My East Village idyll formally launched three decades ago, when my best friend and I moved into a top-floor walk-up at 5 St. Mark’s Place, downwind from the Astor Place subway station, catty-corner from a pizzeria and a seedy bar called Continental Divide (RIP). In the early ‘90s this crossroads was a hipster Times Square, baby-doll dresses and combat boots cheek-by-jowl with Mohawk haircuts and leather jackets. Body piercings were ubiquitous. Boom boxes blared the Ramones, Bikini Kill, Queen Latifah. Nearby, at the Holiday, jack-and-cokes went for $1.50 during happy hour. Across the street, at No. 13, was the glorious St. Mark’s Bookshop, where I swooningly glimpsed Allen Ginsberg and Patti Smith perusing the shelves. I’d escaped my conventional Southern background and attained bohemian Nirvana.
A couple of blocks down lived Ada Calhoun, the only child of the New Yorker art critic Peter Schjeldahl and his wife, Brooke Alderson, a former actress. Calhoun’s breezy, whip-smart new memoir, “Also a Poet,” draws on her childhood among the New York intellectual class. “While I was growing up, famous artists of the era huffed up those stairs to eat dinner around our table,” she writes, including iconic photographer Cindy Sherman and painters David Salle and Eric Fischl. Her book peers back to antecedents in the 1970s and 1950s, spotlighting the two men at the center of her story: her father and the poet Frank O’Hara, who died in a freakish dune-buggy accident on Fire Island in 1966. It’s a scintillating work of personal quest and cultural history.
Raised in North Dakota, Schjeldahl came to the city with literary stars in his eyes: He idolized and befriended O’Hara, 16 years his senior, a curator at the Museum of Modern Art and a leading poet from the New York School. The younger man aspired to poetry as well as art criticism. The Abstract Expressionists orbited around O’Hara, too, among them Grace Hartigan and Willem de Kooning. After the poet’s death Schjeldahl contracted with a publisher to write a biography, but the project collapsed, due to the obstruction of O’Hara literary executrix, his sister Maureen. All that remained were Schjeldahl’s recorded interviews from 1977, the year after his daughter’s birth, cassettes forgotten in a drawer until Calhoun discovered them in 2018. An avid fan of O’Hara, she transcribed the tapes and pored over clues to her aloof, forbidding parent. She’d finish what he’d failed to do.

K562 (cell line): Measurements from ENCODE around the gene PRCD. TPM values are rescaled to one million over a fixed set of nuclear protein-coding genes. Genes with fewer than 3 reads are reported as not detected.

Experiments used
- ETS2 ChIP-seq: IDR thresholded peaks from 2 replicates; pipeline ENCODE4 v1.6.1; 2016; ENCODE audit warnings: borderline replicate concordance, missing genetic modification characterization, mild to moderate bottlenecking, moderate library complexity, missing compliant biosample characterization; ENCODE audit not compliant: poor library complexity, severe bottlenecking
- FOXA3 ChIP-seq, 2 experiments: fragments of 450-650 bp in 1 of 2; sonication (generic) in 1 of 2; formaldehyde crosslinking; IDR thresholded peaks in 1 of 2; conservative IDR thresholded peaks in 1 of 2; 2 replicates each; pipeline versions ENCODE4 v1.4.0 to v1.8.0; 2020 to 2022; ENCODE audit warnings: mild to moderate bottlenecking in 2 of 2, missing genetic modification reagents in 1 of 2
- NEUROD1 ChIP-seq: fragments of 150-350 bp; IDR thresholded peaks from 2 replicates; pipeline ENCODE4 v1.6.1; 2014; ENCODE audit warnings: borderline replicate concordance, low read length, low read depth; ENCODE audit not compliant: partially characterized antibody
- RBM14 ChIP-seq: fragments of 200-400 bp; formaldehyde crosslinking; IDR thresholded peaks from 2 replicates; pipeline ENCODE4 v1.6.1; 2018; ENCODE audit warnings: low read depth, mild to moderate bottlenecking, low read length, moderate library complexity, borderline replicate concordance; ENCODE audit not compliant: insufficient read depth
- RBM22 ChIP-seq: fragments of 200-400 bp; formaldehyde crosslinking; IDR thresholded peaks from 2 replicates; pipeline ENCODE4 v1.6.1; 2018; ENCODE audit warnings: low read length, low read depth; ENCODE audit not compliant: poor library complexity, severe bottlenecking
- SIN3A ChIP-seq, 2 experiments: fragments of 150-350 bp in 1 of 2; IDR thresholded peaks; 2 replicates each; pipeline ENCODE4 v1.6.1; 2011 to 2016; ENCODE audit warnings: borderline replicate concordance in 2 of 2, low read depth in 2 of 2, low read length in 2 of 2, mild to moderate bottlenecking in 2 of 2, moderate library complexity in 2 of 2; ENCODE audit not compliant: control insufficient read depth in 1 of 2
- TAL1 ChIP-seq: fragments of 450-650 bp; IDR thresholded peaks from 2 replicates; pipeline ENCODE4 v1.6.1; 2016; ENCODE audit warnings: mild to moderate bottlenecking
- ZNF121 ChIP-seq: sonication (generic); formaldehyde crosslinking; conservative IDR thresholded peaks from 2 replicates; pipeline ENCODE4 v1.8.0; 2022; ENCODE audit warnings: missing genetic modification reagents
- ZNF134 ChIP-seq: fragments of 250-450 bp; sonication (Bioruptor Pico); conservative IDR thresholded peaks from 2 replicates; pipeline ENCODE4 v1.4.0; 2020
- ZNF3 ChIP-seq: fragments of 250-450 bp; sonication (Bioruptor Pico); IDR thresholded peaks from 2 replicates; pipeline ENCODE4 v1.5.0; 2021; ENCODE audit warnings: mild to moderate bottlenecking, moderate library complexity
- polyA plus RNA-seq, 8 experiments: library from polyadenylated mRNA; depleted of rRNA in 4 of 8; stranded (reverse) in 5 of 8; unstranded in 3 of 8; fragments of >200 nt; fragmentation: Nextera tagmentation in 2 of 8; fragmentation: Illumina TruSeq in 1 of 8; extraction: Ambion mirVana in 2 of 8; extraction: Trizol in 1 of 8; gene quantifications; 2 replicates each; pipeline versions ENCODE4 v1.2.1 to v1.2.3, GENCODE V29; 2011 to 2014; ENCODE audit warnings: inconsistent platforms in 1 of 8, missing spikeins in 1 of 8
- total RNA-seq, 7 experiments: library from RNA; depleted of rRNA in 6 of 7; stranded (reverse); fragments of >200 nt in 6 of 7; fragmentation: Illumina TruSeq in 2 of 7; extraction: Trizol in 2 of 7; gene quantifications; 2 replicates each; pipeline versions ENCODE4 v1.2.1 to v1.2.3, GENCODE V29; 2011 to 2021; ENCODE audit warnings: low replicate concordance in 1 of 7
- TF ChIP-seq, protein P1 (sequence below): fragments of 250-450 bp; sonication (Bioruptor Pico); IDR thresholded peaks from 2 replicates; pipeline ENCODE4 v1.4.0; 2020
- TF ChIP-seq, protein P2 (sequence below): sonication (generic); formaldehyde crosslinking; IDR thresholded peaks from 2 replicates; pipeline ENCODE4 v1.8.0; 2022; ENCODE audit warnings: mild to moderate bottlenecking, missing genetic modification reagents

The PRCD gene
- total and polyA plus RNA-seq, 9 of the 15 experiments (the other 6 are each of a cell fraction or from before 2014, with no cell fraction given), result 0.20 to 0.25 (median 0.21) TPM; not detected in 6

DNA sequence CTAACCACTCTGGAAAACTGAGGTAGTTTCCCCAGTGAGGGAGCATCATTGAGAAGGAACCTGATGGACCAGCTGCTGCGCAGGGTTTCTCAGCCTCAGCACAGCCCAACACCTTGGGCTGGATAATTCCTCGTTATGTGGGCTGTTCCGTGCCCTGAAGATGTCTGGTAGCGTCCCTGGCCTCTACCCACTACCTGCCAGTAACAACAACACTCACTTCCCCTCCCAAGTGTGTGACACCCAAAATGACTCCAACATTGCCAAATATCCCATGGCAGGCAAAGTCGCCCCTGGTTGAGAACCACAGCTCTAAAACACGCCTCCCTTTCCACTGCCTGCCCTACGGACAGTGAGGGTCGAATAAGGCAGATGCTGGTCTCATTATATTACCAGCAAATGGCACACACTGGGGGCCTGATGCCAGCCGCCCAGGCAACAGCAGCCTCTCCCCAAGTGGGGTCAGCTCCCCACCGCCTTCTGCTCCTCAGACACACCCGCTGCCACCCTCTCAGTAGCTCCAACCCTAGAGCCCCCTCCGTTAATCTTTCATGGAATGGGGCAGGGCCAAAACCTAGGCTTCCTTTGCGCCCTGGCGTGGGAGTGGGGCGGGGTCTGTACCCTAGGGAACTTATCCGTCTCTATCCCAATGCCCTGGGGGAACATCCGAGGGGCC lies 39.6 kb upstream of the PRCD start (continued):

“Also a Poet” is an irresistible Day-Glo portrait of O’Hara and his circle, although the interviewees (and Calhoun) tend more toward gossip than analysis of his oeuvre. Her memoir conjures the cast of flamboyant (and, here, exclusively white) characters that blazed across Manhattan during the postwar decades. Once again Jackson Pollock brawls drunkenly in the Cedar Tavern. The painter Jane Freilicher juggles multiple lovers. O’Hara longs for straight men. The transcripts evoke the creative forces that bonded these artists and flung them apart, with the poet as the locus of gravity — as Schjeldahl observes, “Frank would have been the policeman and straightened everybody out.”
Calhoun was largely left alone to parent herself, her O’Hara-like executive function juxtaposed against the adults’ chaos and self-absorption. She writes with bracing vulnerability and a dreamy sweetness about her adolescence, light of touch but long on skill, exonerating her mother and demanding “amends” exclusively from Schjeldahl. He comes across as distant and disorganized, distracted by his ascent into the highest tier of elites. (A former Guggenheim Fellow, he’s been the head art critic at The New Yorker since 1998, now struggling with terminal lung cancer.) Her ambivalence fuels the narrative, but also raises disquieting questions about male achievement and how women should respond to it. Calhoun confesses to her primal sin, envy: “Why was he still considered the head of the household? Why was he the genius who needed all that time and space? . . . I’ve spent decades hitting my assigned word counts and quoting other people at length, standing back from the text so as not to get in the way of my research. But where has that gotten me? My father’s the star. I’m the good girl.”
Righteous fury or privileged self-pity? Take your pick. (For an authoritative account of gender conflict among the Abstract Expressionists and New York School, please see Mary Gabriel’s magisterial “Ninth Street Women.”) To Calhoun’s credit, there’s a turn late in “Also a Poet,” as she allows for the possibility that her father is, in fact, more “talented” on the page. A frustrating phone conversation with Maureen tips her away from the notion that she must consummate her father’s incomplete biography, and she embarks on a different kind of narrative. If her epiphany is not entirely persuasive, her brio brings us along for the rest of the ride. She lightens up and digs in.
“Also a Poet,” then, shares a propulsive energy with such vivid oral histories as Gillian McCain and Legs McNeil’s trippy “Please Kill Me” and Jean Stein’s stylish “Edie.” As Calhoun’s earlier books attest, she’s a hell of an observer, writing with flair and putting herself on a tightwire, a high-risk gamble that mostly results in high rewards.
ALSO A POET: Frank O’Hara, My Father, and Me
By Ada Calhoun
Grove Press, 272 pages, $27
Hamilton Cain is contributing books editor at Oprah Daily and the author of “This Boy’s Faith: Notes from a Southern Baptist Upbringing.” He lives with his family in Brooklyn.